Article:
Jeana Leslie and Siobhan Miller: Shadows Tall

imageShadows Tall is the second album from Jeana Leslie and Siobhan Miller. The duo met whilst studying at the Royal Scottish Academy of Music and Drama. They both graduated in 2009 with Honours. Indeed, they are two Scottish lassies that should know their business as they have been hailed as rising stars on the Scottish music scene.

Jeana Leslie (fiddle, Hardanger fiddle, piano, and vocals) comes from Orkney and was a semi-finalist for the Scottish Young Traditional Musician of the Year Award in 2004 and 2005. Siobhan Miller (piano and vocals) is from Penicuik just to the south of Edinburgh. She first appeared at the Traditional Song and Music Association of Scotland’s Auchtermuchty Festival when only 13 years old and won both the children’s and women’s singing competitions there. With pedigrees like this, you know it’s the real thing when they sing with strong Scottish accents. They both sing very well with voices that blend and harmonize sweetly.

There are 11 tracks on the album, and all but 2 are traditional material. The other two are ‘Who will sing me lullabies?’ by Kate Rusby and the Richard Thompson song ‘The Great Valerio’. The traditional songs include many you may have heard before such as ‘Johnie O’Braidisley’, ‘Trooper and the Maid’ and ‘Buttermilk Hill’ – all done very nicely with good arrangements, so should satisfy even the most ardent of Traditional Scottish music fans.

The album comes with a nice booklet containing all the lyrics. This is a must for we ‘Sassenachs’ who struggle a bit with the heavy Scottish dialects.

My only tiny criticism of the album is the slight over-use of reverb on the vocals. This made it a little hard to catch the words, with the Scottish  dialect. This is so important with traditional songs. On the girls’ Web site there are several videos of them performing at various festivals. The quality of the audio on these is quite good with little or no reverb, and so the girls sound much better. However, if this is my only negative comment about the album, that can’t be a bad thing.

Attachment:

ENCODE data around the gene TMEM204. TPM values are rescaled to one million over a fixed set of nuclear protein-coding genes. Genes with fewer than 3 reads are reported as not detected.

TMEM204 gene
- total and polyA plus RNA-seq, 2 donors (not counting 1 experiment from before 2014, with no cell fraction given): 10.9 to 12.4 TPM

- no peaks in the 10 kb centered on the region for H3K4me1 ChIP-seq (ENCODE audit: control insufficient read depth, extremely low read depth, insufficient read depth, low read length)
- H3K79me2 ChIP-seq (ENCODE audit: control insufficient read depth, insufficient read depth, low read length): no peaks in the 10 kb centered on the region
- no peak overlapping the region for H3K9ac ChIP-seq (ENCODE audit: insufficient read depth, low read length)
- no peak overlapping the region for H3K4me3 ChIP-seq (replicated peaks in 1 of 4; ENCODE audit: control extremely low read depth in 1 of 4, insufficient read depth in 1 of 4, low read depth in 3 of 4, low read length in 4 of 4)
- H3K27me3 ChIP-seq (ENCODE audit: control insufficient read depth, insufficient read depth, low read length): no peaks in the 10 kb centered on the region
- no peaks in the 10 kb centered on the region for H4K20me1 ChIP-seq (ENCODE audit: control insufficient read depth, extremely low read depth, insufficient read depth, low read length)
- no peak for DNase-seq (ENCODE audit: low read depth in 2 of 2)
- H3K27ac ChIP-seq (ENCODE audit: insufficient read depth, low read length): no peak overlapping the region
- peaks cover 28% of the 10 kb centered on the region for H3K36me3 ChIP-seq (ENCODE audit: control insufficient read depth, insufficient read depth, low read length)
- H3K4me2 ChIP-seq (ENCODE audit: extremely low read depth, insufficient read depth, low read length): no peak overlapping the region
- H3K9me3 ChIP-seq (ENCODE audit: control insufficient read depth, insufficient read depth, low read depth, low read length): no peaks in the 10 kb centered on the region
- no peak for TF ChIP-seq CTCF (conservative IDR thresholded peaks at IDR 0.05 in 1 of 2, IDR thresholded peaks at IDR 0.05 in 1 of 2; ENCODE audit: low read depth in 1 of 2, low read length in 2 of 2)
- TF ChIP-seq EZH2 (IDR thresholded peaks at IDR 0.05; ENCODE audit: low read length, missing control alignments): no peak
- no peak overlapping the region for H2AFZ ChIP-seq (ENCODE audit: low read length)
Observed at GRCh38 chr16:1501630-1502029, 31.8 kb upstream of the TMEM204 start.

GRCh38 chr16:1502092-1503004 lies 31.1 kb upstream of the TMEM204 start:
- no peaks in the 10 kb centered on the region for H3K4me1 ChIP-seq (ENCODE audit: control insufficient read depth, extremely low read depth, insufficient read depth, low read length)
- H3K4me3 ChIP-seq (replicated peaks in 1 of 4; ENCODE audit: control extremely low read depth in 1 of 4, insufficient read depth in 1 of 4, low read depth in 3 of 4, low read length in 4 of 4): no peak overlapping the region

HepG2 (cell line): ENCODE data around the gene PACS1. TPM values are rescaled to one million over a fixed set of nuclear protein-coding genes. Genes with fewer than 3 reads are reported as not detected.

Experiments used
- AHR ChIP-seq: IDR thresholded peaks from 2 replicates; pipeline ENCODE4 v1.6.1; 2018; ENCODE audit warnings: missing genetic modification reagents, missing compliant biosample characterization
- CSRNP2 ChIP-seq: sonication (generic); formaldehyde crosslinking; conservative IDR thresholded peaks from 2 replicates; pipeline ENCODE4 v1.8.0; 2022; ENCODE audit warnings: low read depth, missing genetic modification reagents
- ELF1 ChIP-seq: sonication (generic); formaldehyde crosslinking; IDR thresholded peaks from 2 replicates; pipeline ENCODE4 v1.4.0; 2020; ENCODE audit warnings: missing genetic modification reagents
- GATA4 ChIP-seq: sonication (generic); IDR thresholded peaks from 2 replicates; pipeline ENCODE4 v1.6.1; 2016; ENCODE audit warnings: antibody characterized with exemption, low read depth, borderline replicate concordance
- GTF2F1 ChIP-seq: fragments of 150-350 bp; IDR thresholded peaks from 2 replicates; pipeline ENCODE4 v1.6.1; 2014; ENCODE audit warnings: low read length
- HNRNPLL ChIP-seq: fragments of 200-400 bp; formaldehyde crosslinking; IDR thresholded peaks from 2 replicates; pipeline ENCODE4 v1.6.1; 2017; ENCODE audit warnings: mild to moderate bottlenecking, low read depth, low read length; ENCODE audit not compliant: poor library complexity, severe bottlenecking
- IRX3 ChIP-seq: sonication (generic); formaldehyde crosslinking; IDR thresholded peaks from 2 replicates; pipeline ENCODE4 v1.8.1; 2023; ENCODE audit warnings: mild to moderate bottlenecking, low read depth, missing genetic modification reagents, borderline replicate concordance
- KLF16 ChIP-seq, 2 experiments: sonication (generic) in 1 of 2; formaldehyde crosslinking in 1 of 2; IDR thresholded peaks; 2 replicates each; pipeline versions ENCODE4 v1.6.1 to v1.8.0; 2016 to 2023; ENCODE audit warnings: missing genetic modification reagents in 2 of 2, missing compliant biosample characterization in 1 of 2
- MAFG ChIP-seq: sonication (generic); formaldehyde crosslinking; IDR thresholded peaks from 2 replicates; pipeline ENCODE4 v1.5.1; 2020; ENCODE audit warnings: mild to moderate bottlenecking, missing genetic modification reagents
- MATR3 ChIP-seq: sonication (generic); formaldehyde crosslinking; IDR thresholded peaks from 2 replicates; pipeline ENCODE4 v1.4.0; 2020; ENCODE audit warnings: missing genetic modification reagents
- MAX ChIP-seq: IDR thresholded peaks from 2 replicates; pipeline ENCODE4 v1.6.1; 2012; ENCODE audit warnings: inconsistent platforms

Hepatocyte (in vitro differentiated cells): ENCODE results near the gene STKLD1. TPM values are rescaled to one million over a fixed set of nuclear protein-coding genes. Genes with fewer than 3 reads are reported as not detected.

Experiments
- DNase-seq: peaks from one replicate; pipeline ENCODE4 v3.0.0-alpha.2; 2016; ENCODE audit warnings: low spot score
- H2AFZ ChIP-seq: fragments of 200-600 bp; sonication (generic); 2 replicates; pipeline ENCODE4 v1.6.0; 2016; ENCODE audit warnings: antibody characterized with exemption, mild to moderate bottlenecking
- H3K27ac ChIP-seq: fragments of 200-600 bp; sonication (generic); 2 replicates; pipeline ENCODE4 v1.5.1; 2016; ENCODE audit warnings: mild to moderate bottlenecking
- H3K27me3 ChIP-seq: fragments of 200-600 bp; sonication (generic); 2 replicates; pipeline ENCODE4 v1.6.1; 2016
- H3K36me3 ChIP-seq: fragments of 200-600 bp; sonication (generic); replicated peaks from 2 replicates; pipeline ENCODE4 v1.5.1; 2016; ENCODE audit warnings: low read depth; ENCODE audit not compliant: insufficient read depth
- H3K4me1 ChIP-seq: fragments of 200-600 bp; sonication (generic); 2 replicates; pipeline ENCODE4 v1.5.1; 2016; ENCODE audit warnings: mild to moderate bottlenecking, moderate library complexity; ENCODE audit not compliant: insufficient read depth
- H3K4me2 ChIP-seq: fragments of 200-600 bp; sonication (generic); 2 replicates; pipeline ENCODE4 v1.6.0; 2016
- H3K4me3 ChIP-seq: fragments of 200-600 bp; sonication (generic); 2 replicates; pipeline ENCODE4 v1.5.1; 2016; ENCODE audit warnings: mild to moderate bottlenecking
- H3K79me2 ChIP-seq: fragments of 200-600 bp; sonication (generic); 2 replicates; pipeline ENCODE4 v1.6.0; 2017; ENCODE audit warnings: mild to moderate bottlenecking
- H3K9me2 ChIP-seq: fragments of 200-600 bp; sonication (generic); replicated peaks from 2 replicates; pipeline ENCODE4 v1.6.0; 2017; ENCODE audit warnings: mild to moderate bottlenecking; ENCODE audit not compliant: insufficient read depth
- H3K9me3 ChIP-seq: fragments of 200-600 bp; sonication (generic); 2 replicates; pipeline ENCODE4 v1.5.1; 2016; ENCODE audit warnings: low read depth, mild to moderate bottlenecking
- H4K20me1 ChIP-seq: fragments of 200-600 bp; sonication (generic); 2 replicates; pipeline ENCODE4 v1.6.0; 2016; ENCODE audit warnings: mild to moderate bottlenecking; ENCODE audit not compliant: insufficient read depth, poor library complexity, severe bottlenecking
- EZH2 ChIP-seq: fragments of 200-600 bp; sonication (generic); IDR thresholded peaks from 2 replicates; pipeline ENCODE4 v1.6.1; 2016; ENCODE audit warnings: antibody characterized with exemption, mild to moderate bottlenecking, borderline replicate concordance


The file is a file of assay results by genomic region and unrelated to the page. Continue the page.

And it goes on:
You can buy the album here and also learn more about the duo.

(Greentrax Records, 2010)

Note…They have not been reviewed on GMR before.

About Lars Nilsson

Lars Nilsson is in to his 60s and works with cultural issues in his hometown Mellerud in the west of Sweden. He has a lifelong obesession with music and has playing the guitar since his early teens, and has picked up a number of other instruments over the years. At the moment he plays with four different groups, specialized in British folk, acoustic country, Swedish fiddle music and the ukulele.
Lars has also written a number of books, most of them for school use, but also a youth novel and a book about educational leadership. He joined the Green Man Review team in 1998.

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